Kenya Foils Biological Attack by ISIS-Linked Network: Police

Kenyan police patrol outside Westgate
An armed policeman stands outside the Westgate mall in Nairobi, Kenya, September 21, 2014. Kenyan police say they have foiled a planned attack by a network affiliated to ISIS on the scale of the Westgate attack in 2013, in which 67 people were killed by Al-Shabab gunmen. CARL DE SOUZA/AFP/Getty Images

Kenyan police claim to have foiled a plot by an extremist network affiliated to the Islamic State militant group (ISIS) to carry out large-scale attacks in the East African country.

Kenya's Inspector General Joseph Boinnet said that three members of the network have been arrested by Kenyan and Ugandan authorities, while two remain on the run, in a statement issued on Tuesday. Kenyan police are offering rewards of 2 million Kenyan shillings ($20,000) each for information relating to the two suspects on the loose.

Somali militant group Al-Shabab declared war on Kenya following the deployment of Kenyan troops in Somalia in 2011, and has carried out several mass-scale attacks in the country. These include an assault on the Westgate mall in the capital Nairobi in September 2013, in which 67 people were killed, and an attack on Garissa University College in eastern Kenya in April 2015, where some 148 people were killed.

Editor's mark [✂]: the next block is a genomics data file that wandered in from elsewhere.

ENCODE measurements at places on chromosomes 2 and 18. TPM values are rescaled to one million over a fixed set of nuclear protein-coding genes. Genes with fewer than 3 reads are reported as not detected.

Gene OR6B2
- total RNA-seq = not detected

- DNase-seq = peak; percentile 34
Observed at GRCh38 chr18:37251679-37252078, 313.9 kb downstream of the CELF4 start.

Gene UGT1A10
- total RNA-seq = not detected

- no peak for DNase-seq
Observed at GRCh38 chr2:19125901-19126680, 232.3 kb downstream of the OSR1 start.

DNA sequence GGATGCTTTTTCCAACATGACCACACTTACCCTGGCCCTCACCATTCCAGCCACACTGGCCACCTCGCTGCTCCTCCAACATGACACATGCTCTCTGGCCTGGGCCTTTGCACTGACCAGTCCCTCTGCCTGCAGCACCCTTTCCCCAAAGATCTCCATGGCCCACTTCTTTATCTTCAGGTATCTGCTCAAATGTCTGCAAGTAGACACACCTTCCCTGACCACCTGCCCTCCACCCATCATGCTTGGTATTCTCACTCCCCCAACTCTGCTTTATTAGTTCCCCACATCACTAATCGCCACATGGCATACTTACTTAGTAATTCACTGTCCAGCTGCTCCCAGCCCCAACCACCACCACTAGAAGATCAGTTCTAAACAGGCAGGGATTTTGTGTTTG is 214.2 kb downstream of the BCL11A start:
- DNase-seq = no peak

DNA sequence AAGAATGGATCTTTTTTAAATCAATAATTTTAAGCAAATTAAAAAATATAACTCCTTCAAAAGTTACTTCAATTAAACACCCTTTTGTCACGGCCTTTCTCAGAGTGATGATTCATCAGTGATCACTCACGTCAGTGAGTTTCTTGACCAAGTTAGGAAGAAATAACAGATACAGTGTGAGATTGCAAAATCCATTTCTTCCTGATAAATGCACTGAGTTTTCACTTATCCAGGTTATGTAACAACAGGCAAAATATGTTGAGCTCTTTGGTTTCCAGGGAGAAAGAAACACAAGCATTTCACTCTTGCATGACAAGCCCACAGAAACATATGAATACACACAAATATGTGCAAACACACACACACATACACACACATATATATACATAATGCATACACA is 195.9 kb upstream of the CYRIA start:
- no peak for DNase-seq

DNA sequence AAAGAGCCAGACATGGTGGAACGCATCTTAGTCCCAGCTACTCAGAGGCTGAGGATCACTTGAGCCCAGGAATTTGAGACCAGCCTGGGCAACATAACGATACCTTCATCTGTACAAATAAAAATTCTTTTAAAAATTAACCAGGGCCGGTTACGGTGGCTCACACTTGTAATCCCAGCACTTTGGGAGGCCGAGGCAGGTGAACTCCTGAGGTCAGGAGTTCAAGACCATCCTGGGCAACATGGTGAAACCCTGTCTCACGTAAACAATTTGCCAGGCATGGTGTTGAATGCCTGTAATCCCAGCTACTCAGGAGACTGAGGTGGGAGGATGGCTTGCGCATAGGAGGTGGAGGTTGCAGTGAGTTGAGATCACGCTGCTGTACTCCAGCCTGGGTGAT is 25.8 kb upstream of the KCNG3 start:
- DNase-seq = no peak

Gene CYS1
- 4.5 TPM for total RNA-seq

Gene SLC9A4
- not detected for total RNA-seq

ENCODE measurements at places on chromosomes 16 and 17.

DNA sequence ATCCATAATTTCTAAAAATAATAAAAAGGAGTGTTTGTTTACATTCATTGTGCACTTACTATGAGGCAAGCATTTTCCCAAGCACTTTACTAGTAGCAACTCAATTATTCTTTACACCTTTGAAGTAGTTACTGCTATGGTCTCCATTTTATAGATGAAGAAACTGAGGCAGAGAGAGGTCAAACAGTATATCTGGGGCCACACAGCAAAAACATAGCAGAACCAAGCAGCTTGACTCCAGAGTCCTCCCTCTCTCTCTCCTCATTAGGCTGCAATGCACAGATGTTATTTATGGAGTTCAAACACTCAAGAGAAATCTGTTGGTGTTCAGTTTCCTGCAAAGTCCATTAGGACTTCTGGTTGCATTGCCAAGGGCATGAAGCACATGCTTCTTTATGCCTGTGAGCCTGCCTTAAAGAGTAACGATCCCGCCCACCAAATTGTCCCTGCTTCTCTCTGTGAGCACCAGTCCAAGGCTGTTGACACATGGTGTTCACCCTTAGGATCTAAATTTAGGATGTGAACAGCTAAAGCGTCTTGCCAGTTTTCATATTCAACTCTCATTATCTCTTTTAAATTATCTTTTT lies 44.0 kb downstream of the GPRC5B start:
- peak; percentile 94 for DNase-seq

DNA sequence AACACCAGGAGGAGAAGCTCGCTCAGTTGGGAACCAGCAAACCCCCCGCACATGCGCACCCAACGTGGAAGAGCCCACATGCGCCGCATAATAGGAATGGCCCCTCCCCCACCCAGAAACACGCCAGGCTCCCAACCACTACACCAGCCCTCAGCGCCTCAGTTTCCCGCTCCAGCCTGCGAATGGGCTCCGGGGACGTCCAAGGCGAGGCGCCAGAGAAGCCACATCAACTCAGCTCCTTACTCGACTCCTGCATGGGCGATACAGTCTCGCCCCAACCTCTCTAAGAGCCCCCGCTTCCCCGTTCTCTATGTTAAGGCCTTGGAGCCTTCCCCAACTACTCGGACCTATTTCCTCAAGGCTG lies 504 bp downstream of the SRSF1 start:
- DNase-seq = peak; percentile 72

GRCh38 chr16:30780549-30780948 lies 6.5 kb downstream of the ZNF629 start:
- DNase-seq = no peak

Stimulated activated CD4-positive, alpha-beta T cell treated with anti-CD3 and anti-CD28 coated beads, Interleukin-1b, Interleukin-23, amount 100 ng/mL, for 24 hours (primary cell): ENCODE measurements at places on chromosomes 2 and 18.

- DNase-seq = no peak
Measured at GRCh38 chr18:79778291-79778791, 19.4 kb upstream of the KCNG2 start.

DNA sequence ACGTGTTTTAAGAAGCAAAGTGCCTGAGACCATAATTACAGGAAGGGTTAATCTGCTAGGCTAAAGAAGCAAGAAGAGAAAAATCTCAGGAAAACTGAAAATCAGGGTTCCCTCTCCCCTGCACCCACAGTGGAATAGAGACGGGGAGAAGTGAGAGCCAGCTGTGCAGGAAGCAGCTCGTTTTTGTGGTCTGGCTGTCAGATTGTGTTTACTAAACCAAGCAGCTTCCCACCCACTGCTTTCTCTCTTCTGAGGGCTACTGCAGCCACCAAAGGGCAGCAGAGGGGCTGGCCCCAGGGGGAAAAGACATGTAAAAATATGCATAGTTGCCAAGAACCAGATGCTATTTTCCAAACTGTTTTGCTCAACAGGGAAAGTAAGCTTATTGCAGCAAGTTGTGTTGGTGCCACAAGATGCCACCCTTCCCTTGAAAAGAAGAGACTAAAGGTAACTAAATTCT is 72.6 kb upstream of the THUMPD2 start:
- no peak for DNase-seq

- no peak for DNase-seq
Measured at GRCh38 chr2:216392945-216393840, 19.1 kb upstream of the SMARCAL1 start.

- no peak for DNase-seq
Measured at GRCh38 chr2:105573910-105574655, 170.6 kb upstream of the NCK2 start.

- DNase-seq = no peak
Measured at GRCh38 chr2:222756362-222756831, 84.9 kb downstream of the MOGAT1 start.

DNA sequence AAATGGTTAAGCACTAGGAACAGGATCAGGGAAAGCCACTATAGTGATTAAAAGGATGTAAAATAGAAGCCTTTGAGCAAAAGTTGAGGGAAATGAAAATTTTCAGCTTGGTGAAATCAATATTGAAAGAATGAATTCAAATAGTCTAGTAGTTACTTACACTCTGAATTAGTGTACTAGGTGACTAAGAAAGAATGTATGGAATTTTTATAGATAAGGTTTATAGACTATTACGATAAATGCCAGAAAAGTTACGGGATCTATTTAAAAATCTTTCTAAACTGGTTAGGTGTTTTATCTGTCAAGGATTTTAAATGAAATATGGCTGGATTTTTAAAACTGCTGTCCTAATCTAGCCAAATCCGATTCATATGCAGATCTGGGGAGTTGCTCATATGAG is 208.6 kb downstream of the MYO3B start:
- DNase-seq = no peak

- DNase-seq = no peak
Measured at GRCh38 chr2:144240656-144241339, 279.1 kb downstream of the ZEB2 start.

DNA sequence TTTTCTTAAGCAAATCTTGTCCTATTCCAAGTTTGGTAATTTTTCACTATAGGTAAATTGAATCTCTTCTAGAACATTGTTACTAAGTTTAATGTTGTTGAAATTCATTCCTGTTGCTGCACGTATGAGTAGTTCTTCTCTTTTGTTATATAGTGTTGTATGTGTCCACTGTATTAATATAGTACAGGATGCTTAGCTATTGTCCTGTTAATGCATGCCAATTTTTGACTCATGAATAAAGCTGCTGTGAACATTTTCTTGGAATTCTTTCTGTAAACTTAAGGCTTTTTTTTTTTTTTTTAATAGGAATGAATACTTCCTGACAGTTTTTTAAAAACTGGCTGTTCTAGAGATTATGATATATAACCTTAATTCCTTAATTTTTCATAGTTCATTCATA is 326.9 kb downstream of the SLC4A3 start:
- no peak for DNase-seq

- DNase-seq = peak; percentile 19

The police statement made no mention of Al-Shabab—which is aligned with Al-Qaeda—however, referring instead to an "East African terror group network" with "links to ISIL," using another acronym for ISIS.

Kenyan police arrested Mohammed Abdi Ali on Friday, according to the statement. Ali is a medical intern at Wote Hospital in Kenya's southeastern Makueni County. The network Ali is part of has reportedly been responsible for recruiting Kenyan youths and facilitating the movement of Kenyans to Libya and Syria, according to the police statement. Ali's medical connections included people with access to anthrax, and the suspect was allegedly planning a biological attack in the country. A Kenyan court has granted the police an additional 30 days to investigate Ali.

Also arrested was Ali's wife, Nuseiba Mohammed Haji, a student at Kampala International University in neighboring Uganda. Haji and her friend Fatuma Mohammed Hanshi were both arrested in Uganda while trying to evade capture, according to the statement. Two of Ali's accomplices, Ahmed Hish and Farah Dagan, both of whom are medical interns in Kitale in western Kenya, have gone into hiding and are wanted by Kenyan police.